Move over 3 — Angular 4 is the next version
The Angular team is proving that one should not worry about version numbers; instead, we should treat everything under the Angular umbrella as.. well, Angular. Although we were expecting to see Angular 3 in March 2017, turns out that number 4 is coming instead. The next months will be dedicated to wrapping up Angular 4.
Igor Minar, Angular Team Lead at Google, announced in his keynote at NG-BE, Belgium’s first Angular conference, that the next version will be 4, not 3.
Let’s start with the conclusion: as Igor said in his keynote, the Angular team is currently using TypeScript 1.8 (baseline). However, they will be switching to TypeScript 2.1, “so this technically means it’s a breaking change.” Although he assured the crowd that it’s not going to be a big deal, he did say that it will require “some developing intervention,” therefore it requires a major version bump —hence Angular 4.
It’s Angular 4’s time to shine
Only the name changed, not the date: Angular 4 will be released in March 2017 and it will be backwards compatible with Angular 2. As Juri Strumpflohner, a full-stack developer, architect and tech lead with a passion for frontend development, especially Angular wrote in a guest blog post, “breaking changes don’t have to be painful.” The Angular team has been very vocal about rewriting frameworks; when Angular 3 was announced last month, Rob Wormald, developer advocate at Google and Angular core team member, joined a Reddit conversation and assured worried users that the team does not want to “rewrite a framework ever again.”
One month later, Igor reiterated the idea in his keynote, saying that the team’s intention is “to make sure that the ecosystem is not going to break because of some changes they make.” He explained that if they had to choose between 10 percent faster Angular and a broken ecosystem, they would surely preserve the stability of the ecosystem.
“The change is happening”
Igor emphasized that all the future releases will be introduced with minimal breaking changes. However, he explained that the reason why the Angular team needs these breaking changes is just like in the case of TypeScript: “We can’t be stuck on version 1.8, we’re just going to be obsolete soon. We need to keep evolving with the rest of the ecosystem, with the web. If we find that some APIs that we have in Angular are not ergonomic, we need to figure out a way to make them ergonomic but do it in a way that is not going to break the ecosystem.”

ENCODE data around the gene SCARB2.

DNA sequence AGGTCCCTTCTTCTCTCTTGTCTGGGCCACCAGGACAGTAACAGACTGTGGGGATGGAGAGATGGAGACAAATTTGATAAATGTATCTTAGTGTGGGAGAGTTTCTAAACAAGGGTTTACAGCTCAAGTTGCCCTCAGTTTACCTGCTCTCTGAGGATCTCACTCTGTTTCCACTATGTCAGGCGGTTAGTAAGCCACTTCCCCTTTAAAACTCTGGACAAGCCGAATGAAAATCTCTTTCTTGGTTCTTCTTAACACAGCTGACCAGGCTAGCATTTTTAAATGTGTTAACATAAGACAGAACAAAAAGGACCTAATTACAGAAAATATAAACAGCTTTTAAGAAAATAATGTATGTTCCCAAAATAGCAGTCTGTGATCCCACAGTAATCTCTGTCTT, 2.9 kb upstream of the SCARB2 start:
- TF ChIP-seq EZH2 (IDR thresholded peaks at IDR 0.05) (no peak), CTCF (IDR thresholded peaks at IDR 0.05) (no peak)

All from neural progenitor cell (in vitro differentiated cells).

It’s just “Angular”
Igor also encouraged Angular users to stop using the version suffix and call it (just) “Angular” instead. The reason behind the decision to drop the version suffix (unless you are talking about “something very specific in a given release”) is that as they are releasing more and more versions, “it’s going to be super confusing for everybody.” Plus, because of the stability guarantees that they have “there is no big difference between Angular 4 and Angular 2.”
— Igor Minar (@IgorMinar) December 10, 2016
One last friendly reminder: Angular is now using Semantic Versioning which, as Juri explained, “is all about adding meaning to version numbers.” In short, it indicates that “version numbers are meaningful and that patch releases will not change the functionality, minor releases will contain only additive changes, and breaking changes are reserved for major releases.”
According to the tentative schedule, Angular 4 will be released in March 2017, Angular 5 in September/October 2017, Angular 6 in March 2018 and Angular 7 in September/October 2017 — all with minimal breaking changes.